A survey of British beliefs about the origin and development of life had the following results:
- 22% chose creationism
- 17% opted for intelligent design
- 48% selected evolution theory
- the rest did not know.
Or how about this result? Here’s what the people in the land of David Attenborough would like to see taught in school:
- 44% said creationism should be included
- 41% intelligent design
- 69% wanted evolution as part of the science curriculum.
Depressing, isn’t it? I’ve got some Guinness in the refrigerator, maybe I should just knock off work early and go home and start drinking.
Chris has reservations about their methodology—but I don’t know. The fact that almost a quarter of the people admit to being creationists is damning in and of itself. Meanwhile, John thinks 30-40% “isn’t a large group opposing teaching evolution”. That makes me wonder if he’s been raiding my refrigerator and all my beer will be gone when I get home.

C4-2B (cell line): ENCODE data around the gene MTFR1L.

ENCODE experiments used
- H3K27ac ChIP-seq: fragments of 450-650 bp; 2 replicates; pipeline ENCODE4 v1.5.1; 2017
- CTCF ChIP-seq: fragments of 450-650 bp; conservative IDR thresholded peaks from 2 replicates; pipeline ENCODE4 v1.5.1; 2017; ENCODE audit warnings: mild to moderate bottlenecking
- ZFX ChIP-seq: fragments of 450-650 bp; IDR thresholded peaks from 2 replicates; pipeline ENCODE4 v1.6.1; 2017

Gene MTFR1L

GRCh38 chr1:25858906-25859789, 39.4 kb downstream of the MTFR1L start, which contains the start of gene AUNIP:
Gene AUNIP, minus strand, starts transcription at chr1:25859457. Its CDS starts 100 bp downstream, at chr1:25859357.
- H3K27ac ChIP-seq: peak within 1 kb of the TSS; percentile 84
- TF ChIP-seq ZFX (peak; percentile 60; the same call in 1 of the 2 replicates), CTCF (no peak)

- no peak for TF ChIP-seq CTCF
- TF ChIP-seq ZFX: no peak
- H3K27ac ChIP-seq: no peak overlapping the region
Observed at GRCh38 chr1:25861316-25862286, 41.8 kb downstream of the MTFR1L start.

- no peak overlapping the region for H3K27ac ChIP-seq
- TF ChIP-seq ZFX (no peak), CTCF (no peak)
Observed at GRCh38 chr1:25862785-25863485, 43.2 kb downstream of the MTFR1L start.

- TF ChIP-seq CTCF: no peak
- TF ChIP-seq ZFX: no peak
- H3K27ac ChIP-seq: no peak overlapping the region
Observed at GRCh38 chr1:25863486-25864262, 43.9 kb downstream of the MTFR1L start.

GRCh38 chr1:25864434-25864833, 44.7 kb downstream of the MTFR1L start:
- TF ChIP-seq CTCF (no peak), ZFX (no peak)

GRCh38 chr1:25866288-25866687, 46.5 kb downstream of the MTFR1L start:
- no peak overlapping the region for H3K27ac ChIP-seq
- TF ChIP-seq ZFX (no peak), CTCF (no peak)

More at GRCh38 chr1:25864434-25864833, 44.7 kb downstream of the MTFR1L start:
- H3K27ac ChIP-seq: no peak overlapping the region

Then I read that 73% of American teenagers “engaged in at least one type of psychic or witchcraft-related activity”, and I just want to throw up my hands and give up. I’m going to need something stronger than beer.
Isn’t it about time to admit that the strategies of the past, such as being deferential to the nonsense of religion or letting the kooks who dominate discourse off the hook because pointing out their fallacies would be rude, aren’t working? I predict that there will be much finger-pointing at Dawkins and tut-tutting about all those militant members of the high church of evolutionism being to blame, and that there will be further insistence on molly-coddling lunacy to make those willing believers in creationism more comfortable.